Look at existing news pieces on the topic you want to write about. Work out what aspects of the story have been ignored or given incomplete or unprofessional coverage, and try to draw them out in your own story. Make sure to evaluate content, whether statements, pictures or video clips. Think about the possible consequences of using it. Make sure that you understand the local society and the cultural, social and religious context. 

Important questions to ask yourself

  • Have I informed sources of the nature of the story? Have they given their consent to be quoted or to appear?
  • Have I been balanced in the sources that I have chosen? Have I given them the right to comment on information concerning them?
  • Were the questions I prepared appropriate to the topic? If the answer is “no”, then come up with more relevant questions and return to the sources. 
  • Did I obtain the information in the story from a range of different sources? Some sources may give you incorrect information or figures in order to serve a particular agenda. Try and cross-reference information as much as possible.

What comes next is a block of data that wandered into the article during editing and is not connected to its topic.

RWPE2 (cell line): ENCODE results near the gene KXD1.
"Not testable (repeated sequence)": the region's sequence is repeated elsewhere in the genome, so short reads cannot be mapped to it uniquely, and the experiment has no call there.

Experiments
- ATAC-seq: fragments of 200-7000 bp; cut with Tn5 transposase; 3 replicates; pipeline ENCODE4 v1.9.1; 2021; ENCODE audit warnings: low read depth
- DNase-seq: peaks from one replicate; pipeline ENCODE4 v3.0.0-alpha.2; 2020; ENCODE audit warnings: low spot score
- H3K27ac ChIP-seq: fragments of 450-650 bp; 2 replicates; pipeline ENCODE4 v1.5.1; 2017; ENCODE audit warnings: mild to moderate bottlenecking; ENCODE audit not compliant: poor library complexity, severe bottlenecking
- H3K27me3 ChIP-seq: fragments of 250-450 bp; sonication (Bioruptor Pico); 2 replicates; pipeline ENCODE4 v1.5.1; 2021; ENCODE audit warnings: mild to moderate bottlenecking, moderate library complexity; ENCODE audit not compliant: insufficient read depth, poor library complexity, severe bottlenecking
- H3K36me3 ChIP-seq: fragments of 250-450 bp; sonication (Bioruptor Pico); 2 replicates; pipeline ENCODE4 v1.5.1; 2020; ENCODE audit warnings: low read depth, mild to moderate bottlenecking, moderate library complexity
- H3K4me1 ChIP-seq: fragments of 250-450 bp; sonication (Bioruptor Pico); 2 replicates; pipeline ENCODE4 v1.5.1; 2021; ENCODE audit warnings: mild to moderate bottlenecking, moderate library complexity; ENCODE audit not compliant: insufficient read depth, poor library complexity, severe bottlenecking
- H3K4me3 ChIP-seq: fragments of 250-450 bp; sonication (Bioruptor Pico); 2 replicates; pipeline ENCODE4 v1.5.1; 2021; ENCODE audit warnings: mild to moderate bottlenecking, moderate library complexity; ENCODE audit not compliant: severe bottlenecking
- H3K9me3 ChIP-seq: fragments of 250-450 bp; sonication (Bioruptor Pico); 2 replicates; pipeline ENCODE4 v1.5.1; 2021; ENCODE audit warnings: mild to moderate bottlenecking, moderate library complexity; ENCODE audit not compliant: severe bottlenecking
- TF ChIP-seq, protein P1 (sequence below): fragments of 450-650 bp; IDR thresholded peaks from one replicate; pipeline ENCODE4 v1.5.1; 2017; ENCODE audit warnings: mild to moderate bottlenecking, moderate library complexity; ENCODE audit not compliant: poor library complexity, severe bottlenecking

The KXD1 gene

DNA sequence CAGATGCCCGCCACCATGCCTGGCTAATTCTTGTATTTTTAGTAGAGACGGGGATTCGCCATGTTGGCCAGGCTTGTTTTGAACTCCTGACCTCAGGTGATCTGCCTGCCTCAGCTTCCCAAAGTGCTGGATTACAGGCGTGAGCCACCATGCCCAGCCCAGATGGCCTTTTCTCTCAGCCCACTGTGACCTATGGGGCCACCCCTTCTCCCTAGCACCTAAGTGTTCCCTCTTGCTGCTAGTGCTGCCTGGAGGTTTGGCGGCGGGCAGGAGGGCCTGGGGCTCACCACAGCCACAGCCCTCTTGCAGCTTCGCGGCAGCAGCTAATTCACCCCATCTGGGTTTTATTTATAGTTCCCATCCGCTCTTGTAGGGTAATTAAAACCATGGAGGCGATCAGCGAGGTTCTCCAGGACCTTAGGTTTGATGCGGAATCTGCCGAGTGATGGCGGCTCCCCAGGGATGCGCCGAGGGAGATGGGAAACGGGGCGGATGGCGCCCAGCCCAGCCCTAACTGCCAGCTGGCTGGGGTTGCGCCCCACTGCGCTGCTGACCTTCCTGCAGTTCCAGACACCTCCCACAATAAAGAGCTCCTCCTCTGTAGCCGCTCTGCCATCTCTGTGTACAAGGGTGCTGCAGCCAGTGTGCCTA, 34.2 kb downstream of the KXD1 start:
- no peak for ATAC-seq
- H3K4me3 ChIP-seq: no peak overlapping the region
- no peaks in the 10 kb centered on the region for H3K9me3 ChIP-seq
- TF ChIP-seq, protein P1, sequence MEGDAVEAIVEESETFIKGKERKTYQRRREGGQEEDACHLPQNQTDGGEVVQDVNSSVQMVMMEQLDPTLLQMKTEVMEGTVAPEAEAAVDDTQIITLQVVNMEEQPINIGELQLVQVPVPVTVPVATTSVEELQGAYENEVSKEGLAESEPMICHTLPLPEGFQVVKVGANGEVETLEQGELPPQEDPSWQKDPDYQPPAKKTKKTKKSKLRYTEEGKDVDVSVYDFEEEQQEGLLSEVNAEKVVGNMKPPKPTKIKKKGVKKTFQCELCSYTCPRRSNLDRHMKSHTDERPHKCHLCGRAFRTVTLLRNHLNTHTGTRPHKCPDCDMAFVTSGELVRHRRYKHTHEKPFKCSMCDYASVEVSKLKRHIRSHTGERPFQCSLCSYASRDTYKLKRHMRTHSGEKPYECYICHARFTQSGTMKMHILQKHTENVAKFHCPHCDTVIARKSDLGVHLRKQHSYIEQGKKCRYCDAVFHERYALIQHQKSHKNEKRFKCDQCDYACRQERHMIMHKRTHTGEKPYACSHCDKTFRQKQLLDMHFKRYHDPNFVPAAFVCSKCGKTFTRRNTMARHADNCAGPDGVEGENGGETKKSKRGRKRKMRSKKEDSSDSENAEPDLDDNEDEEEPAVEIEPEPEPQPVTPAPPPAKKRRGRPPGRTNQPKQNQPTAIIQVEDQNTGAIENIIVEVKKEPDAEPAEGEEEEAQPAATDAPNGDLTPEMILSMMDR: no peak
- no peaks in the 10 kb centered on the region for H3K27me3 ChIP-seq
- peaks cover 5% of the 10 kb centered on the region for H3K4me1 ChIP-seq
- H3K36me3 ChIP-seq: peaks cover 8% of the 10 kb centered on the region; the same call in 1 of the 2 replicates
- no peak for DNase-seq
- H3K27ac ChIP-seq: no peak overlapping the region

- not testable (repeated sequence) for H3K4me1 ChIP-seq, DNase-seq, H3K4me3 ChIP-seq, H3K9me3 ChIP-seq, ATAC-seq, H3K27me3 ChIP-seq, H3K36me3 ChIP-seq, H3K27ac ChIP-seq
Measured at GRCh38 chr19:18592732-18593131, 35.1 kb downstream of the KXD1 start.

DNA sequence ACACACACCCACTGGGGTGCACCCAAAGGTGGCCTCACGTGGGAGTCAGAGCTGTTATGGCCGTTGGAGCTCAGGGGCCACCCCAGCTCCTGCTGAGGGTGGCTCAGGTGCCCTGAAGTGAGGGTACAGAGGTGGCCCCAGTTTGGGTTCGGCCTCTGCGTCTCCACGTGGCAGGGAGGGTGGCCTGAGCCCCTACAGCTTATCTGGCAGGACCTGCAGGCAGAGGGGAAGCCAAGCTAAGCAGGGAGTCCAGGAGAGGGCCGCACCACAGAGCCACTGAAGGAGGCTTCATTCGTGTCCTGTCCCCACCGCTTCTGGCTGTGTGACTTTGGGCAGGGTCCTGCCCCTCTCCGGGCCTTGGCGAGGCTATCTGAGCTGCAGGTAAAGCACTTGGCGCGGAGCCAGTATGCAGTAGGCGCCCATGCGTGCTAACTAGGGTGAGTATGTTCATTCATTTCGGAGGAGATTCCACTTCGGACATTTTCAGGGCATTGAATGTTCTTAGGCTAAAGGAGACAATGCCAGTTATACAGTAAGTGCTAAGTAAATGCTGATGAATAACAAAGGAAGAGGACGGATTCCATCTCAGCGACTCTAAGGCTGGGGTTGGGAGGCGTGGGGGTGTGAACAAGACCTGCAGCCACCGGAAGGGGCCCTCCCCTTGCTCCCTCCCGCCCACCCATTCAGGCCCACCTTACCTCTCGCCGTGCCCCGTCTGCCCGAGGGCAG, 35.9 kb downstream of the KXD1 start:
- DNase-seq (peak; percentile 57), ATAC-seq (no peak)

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ZAATARI, JORDAN: Refugee children surround a journalist at the Zaatari camp for Syrian refugees on January 28, 2018 in Zaatari, Jordan. [Salah Malkawi/ Getty Images]

Step 3: Writing the story 

Having completed steps one and two and started writing your story, you should arrange the different narratives by importance, ensuring an equal distribution of opinions. In some cases the opinion of one party will be based on inaccurate information, and may constitute a kind of incitement against a particular individual or group. Here it is the journalist’s role to respond to these inaccuracies by providing correct information.

Advice for writing an objective story

  • Avoid generalisations and language implying value judgements or stereotyping communities or individuals.